Google has changes in store for the Play Store beginning in mid 2018 that will require developers to make some adjustments to their applications. The moves are meant to bolster security not only in the Play Store, but on end-user handsets as well. Here are the three major updates on deck and what they mean for you.
First, starting in June 2018 all new apps will need to target API level 26 (Android 8 Oreo) or higher. Existing apps in the Play Store will have until November 2018 to make this same API target change. Moving into 2019, apps will need to target whatever the latest API level is.
Google put a number of security enhancements into Oreo and it wants all apps to adopt those measures moving forward. Targeting API level 26 will add these protections. Some of the security tools in Oreo include giving users control over what private data apps can access through expanded permissions. Furthest, Oreo helps people and devices conserve power by preventing them from overusing resources, such as battery and memory. Oreo offers lots of limits on background processes, providing a nice performance boost to Oreo devices.
Google says apps that are no longer being updated by the developer will be exempt from this change, though it is encouraging all developers to make the recommended changes.
“Future Android versions will also restrict apps that don't target a recent API level and adversely impact performance or security,” explained Google. “We want to proactively reduce fragmentation in the app ecosystem and ensure apps are secure and performant while providing developers with a long window and plenty of notice in order to plan ahead.”
Second on the list of changes: 64-bit support will be mandatory beginning in 2019. Android has supported 64-bit since Android 5.0 Lollipop. Google says more than 40% of all Android devices already support 64-bit, though they maintain backward support for 32-bit. The benefit of 64-bit code boils down to significantly better app performance.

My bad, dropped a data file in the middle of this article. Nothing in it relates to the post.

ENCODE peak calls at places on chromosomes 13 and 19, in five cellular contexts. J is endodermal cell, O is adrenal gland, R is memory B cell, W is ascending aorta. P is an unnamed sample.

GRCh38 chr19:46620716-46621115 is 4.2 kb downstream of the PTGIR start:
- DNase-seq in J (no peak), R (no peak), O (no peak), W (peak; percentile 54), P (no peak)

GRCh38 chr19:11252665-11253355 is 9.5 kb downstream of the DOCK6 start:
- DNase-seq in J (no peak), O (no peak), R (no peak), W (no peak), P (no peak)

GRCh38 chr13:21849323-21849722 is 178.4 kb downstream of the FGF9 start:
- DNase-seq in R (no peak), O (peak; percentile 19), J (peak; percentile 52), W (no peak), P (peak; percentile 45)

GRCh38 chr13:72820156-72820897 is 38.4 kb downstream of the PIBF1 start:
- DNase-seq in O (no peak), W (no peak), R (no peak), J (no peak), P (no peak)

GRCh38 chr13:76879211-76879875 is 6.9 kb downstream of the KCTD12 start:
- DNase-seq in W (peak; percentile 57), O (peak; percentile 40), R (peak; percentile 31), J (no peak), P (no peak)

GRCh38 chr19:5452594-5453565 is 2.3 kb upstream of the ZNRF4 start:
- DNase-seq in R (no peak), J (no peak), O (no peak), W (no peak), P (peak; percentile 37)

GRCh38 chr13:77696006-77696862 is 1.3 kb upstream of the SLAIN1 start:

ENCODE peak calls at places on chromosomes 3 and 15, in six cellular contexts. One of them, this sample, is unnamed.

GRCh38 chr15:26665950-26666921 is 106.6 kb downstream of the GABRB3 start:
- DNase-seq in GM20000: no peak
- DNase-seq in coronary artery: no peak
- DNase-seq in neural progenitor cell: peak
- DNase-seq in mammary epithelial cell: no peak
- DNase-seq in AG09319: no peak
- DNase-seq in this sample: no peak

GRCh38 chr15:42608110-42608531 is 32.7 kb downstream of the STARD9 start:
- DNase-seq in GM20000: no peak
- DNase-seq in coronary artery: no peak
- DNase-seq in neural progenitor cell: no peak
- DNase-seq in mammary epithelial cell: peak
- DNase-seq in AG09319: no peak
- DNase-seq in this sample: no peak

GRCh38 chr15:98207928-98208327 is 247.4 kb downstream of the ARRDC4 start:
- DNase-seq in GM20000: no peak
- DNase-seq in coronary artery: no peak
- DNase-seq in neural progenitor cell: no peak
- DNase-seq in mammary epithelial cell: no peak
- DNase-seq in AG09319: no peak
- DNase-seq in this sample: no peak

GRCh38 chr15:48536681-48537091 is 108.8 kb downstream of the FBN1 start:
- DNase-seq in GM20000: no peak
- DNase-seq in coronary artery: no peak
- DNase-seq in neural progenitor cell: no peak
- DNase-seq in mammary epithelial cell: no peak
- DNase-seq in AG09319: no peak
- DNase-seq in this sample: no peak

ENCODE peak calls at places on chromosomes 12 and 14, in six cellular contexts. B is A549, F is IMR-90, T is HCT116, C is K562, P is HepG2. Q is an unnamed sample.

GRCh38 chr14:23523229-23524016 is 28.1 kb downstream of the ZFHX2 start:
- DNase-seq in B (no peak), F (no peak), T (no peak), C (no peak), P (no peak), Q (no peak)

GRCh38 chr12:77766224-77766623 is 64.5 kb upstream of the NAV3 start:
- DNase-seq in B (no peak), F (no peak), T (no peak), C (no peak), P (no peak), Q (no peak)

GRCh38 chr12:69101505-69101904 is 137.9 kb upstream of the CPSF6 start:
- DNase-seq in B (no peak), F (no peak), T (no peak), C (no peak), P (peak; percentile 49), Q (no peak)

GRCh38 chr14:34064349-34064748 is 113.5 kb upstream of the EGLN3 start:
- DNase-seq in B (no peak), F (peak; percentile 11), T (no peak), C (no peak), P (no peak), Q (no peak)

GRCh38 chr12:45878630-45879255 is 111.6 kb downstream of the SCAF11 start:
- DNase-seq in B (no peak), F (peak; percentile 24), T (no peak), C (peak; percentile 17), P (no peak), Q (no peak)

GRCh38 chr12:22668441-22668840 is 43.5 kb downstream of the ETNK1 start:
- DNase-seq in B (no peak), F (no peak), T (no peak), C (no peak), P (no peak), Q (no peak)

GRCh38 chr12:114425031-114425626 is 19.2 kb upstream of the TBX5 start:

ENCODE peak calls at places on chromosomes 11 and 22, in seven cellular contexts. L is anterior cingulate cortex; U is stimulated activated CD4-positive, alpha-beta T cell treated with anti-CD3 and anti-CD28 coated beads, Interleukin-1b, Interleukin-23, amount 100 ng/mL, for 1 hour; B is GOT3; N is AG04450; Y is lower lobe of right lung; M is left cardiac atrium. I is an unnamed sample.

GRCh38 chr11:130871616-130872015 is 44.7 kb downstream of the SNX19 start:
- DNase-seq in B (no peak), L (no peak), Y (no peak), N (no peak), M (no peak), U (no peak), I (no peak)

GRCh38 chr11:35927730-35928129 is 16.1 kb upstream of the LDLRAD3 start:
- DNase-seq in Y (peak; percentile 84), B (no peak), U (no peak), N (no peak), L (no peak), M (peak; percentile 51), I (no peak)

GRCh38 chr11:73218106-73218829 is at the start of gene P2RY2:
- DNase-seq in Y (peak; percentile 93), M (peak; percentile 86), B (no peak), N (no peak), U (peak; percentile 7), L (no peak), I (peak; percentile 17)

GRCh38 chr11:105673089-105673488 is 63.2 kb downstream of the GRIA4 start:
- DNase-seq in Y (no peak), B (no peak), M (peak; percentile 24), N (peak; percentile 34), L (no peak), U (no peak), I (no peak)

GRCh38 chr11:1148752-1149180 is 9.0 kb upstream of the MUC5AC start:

The Play Store will require new apps and app updates provide 64-bit versions in addition to 32-bit versions. Google says this can be contained in a single APK or multiple APKs. To be clear, GOogle is not removing support for 32-bits. The Play Store will continue to support 32-bit apps and devices. Google says it is providing advance notice so developers have time to update their code ahead of the transition. More information will be available next year.
Third and last, prepare for some new security metadata. Google says beginning next year it will add a small amount of metadata on top of each APK for security purposes. This is to verify official apps.
“Often when you buy a physical product, you'll find an official label or a badge which signifies the product's authenticity,” explained Google. “The metadata we're adding to APKs is like a Play badge of authenticity for your Android app.”
Developers won’t need to do anything with respect to this change. Nor will end users. If you’re worried about your APK size, fear not. Google will adjust the Play Store’s maximum APK size to account for the added data. Google insists this will make for “new distribution opportunities for developers” down the road and increase trust in Play Store apps.
“We deeply appreciate our developer ecosystem, and so hope this long advance notice is helpful in planning your app releases. We will continue to provide reminders and share developer resources as key dates approach to help you prepare,” concluded Google.